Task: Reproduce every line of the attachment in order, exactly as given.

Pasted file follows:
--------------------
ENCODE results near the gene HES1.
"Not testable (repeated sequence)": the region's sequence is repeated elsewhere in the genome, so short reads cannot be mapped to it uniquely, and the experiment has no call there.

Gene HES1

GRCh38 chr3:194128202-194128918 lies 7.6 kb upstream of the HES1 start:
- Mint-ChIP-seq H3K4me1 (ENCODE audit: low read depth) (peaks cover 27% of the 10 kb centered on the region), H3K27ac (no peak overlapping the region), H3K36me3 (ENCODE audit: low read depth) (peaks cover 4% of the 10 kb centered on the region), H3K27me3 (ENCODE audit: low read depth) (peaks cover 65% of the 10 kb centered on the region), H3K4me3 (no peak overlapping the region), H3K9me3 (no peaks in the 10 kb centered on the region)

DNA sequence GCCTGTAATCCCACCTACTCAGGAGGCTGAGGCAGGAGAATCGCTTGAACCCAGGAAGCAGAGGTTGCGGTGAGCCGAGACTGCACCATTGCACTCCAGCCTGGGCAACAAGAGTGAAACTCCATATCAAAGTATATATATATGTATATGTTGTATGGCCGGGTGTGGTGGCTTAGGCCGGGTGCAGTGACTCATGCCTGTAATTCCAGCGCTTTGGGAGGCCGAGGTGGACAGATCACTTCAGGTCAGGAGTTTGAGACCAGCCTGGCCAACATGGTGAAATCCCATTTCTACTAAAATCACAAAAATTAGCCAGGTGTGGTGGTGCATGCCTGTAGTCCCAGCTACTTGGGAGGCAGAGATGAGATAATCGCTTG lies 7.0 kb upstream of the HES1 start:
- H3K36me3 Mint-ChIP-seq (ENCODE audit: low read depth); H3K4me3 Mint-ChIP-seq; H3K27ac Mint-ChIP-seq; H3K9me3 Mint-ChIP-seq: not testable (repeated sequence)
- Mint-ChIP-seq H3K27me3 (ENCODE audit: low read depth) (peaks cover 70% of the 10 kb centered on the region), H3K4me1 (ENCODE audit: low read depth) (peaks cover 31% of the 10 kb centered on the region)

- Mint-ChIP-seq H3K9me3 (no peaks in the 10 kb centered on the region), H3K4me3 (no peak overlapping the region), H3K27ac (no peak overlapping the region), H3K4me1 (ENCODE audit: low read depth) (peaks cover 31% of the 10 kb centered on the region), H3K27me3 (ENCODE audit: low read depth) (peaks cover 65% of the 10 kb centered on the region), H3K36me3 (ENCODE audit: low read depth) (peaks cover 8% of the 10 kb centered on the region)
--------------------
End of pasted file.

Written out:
ENCODE results near the gene HES1.
"Not testable (repeated sequence)": the region's sequence is repeated elsewhere in the genome, so short reads cannot be mapped to it uniquely, and the experiment has no call there.

Gene HES1

GRCh38 chr3:194128202-194128918 lies 7.6 kb upstream of the HES1 start:
- Mint-ChIP-seq H3K4me1 (ENCODE audit: low read depth) (peaks cover 27% of the 10 kb centered on the region), H3K27ac (no peak overlapping the region), H3K36me3 (ENCODE audit: low read depth) (peaks cover 4% of the 10 kb centered on the region), H3K27me3 (ENCODE audit: low read depth) (peaks cover 65% of the 10 kb centered on the region), H3K4me3 (no peak overlapping the region), H3K9me3 (no peaks in the 10 kb centered on the region)

DNA sequence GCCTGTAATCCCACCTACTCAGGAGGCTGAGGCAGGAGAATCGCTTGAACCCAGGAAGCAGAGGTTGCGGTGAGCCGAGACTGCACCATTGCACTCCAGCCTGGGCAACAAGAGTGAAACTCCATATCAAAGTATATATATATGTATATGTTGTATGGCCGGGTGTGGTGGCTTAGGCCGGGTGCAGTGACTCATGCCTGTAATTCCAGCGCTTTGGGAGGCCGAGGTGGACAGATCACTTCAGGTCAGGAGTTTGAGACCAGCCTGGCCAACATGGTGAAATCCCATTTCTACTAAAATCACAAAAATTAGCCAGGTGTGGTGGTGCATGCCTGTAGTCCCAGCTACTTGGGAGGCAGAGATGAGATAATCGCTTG lies 7.0 kb upstream of the HES1 start:
- H3K36me3 Mint-ChIP-seq (ENCODE audit: low read depth); H3K4me3 Mint-ChIP-seq; H3K27ac Mint-ChIP-seq; H3K9me3 Mint-ChIP-seq: not testable (repeated sequence)
- Mint-ChIP-seq H3K27me3 (ENCODE audit: low read depth) (peaks cover 70% of the 10 kb centered on the region), H3K4me1 (ENCODE audit: low read depth) (peaks cover 31% of the 10 kb centered on the region)

- Mint-ChIP-seq H3K9me3 (no peaks in the 10 kb centered on the region), H3K4me3 (no peak overlapping the region), H3K27ac (no peak overlapping the region), H3K4me1 (ENCODE audit: low read depth) (peaks cover 31% of the 10 kb centered on the region), H3K27me3 (ENCODE audit: low read depth) (peaks cover 65% of the 10 kb centered on the region), H3K36me3 (ENCODE audit: low read depth) (peaks cover 8% of the 10 kb centered on the region)